Upcoming 2024 California Legislative Work

We all want the world to become a just place.  But how do we get from where we are today, to a just world?

AFSC’s California Healing Justice Program works towards answering this question in California, and one of the ways we do this is through changing state law. 

This year, AFSC is working in two different coalitions to move California towards justice.  These bills will reduce reliance on mass incarceration in favor of restorative, healing practices. 

The Restorative Justice Integrity Act (AB 2833) 

In creating safer communities where we rely less on police and prisons, we must create paths to communal healing and accountability when harm occurs.  Restorative Justice and circles process is one such way.  Last year, AFSC and coalition partners supported a bill to create awareness of alternatives to prison.  The bill became state law, and an important step to offering people harmed by a crime an alternative method to address their needs.  

Participating in Restorative Justice practices requires openness and vulnerability from all involved. But it’s hard to be vulnerable if something said in the Restorative Justice process could be used against you in a court of law. AFSC and coalition partners are sponsoring a new bill from Assemblymember McKinnor, the Restorative Justice Integrity Act.  This bill would protect admissions shared in a Restorative Justice process and give participants the security needed to fully participate.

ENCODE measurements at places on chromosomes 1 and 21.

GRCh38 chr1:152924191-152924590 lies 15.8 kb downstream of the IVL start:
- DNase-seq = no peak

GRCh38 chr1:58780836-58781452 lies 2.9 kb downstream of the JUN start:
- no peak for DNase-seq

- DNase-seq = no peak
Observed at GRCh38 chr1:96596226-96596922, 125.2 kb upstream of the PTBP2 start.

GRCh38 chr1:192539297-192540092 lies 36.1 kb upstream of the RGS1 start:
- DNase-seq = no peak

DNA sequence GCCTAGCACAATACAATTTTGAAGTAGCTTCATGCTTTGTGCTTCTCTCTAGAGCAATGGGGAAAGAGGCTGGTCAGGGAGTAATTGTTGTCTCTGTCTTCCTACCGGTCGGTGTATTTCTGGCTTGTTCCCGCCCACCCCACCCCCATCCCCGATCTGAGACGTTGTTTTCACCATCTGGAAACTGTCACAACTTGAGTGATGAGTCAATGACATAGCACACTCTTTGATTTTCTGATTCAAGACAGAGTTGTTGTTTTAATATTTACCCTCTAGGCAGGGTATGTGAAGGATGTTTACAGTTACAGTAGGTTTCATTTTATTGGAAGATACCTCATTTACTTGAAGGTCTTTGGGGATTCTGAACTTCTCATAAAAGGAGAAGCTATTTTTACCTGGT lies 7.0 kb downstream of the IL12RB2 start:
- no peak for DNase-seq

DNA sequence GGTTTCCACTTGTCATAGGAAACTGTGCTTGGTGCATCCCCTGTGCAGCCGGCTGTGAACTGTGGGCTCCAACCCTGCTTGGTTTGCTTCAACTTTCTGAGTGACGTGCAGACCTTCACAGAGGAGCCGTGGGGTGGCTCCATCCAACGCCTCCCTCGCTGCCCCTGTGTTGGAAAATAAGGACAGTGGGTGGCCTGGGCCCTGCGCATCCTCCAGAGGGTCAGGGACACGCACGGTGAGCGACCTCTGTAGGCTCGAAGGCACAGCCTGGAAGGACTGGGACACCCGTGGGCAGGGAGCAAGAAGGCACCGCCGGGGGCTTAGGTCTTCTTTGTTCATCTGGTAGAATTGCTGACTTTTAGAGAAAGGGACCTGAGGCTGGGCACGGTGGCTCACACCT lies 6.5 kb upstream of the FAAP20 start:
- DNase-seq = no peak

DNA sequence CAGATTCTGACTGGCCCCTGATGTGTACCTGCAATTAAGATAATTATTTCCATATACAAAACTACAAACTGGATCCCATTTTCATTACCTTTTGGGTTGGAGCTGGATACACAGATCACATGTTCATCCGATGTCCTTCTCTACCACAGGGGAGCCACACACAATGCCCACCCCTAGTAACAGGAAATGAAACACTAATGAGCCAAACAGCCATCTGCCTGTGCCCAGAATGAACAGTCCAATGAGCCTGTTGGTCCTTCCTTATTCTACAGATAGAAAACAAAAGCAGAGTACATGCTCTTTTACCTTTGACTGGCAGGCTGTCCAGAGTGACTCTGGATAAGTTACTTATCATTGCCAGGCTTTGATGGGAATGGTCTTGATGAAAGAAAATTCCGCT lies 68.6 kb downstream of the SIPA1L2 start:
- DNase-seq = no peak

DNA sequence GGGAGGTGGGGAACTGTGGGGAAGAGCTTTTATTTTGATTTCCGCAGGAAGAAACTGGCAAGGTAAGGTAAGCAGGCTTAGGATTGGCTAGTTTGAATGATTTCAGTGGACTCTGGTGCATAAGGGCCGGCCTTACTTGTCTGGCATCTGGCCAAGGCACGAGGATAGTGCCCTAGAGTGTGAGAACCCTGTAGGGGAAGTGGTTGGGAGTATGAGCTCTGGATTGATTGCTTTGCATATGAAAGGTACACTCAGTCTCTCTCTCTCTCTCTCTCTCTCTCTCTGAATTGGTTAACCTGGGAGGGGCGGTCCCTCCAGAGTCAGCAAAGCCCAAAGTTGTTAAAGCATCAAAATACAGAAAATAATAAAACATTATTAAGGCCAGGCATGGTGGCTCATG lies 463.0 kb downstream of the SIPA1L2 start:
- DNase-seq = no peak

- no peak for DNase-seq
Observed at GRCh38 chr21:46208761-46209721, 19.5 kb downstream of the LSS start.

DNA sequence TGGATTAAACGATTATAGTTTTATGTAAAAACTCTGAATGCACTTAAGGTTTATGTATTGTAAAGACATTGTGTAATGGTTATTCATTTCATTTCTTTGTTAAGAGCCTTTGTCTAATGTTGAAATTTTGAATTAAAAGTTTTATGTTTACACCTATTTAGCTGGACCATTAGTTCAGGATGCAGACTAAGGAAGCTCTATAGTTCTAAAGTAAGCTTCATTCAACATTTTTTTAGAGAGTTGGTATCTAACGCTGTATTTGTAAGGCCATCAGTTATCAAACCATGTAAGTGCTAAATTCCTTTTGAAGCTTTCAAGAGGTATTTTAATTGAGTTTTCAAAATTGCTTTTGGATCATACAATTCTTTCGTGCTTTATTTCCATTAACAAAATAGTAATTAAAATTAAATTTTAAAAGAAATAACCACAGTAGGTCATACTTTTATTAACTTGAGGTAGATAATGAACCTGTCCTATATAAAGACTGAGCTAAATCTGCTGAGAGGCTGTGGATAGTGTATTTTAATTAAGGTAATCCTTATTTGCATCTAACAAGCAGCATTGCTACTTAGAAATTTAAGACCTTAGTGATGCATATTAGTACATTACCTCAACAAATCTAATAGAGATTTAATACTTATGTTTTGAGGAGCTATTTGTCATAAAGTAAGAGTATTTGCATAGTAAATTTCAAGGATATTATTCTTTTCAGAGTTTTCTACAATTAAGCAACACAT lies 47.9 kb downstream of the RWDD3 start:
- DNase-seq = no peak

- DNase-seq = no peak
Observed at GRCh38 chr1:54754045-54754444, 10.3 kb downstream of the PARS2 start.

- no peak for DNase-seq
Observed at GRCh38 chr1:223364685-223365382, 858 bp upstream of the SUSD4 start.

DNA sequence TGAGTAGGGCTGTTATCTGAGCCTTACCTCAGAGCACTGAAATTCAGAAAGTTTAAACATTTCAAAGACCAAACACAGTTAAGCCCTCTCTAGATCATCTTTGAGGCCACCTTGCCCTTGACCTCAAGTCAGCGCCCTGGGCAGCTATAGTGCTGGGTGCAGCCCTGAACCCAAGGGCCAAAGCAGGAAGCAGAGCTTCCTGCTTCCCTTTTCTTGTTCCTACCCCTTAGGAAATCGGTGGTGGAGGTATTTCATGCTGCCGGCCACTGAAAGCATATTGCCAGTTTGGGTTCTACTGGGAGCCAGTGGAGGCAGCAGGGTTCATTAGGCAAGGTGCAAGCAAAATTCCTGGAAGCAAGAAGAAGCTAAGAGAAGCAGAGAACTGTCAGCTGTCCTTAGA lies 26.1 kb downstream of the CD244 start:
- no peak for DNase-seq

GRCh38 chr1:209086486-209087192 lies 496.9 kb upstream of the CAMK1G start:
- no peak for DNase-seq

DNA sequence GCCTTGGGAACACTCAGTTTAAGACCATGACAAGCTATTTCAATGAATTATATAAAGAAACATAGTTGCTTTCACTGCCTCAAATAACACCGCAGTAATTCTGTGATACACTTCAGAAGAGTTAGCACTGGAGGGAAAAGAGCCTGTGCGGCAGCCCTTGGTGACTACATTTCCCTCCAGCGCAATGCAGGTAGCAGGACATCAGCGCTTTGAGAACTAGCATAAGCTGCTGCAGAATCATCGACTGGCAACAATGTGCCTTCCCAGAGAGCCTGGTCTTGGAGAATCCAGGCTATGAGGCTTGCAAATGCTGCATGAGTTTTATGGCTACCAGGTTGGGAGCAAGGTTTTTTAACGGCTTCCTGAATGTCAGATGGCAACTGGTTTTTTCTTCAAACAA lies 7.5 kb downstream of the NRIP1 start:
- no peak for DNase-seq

If you are part of a Quaker Meeting or an organization that would like to share a letter of support for the Restorative Justice Integrity Act, please get in touch with us at CAHealingJustice@afsc.org for next steps. 

Racial Justice Act 4.0 (AB 2065) 

The Racial Justice Acts are a set of three laws that challenge racism in the courts. Together, they offer a path to petition relief to those who experience racial bias in the courts or during sentencing.  One difficulty in seeking this relief is data that would show racial distributions of convictions or sentences are not publicly available.  AFSC’s California Healing Justice Program once again works in coalition to remove this obstacle to justice. 

Assemblymember Kalra’s new bill, AB 2065, would require that this data be made available to the public. If AB 2065 is passed, it will be possible to obtain and analyze data for similar convictions and show a sentencing disparity along racial lines. AB 2065 is an important piece of implementing the Racial Justice Acts and will make it easier for those who have experienced racism in the courts to prove it.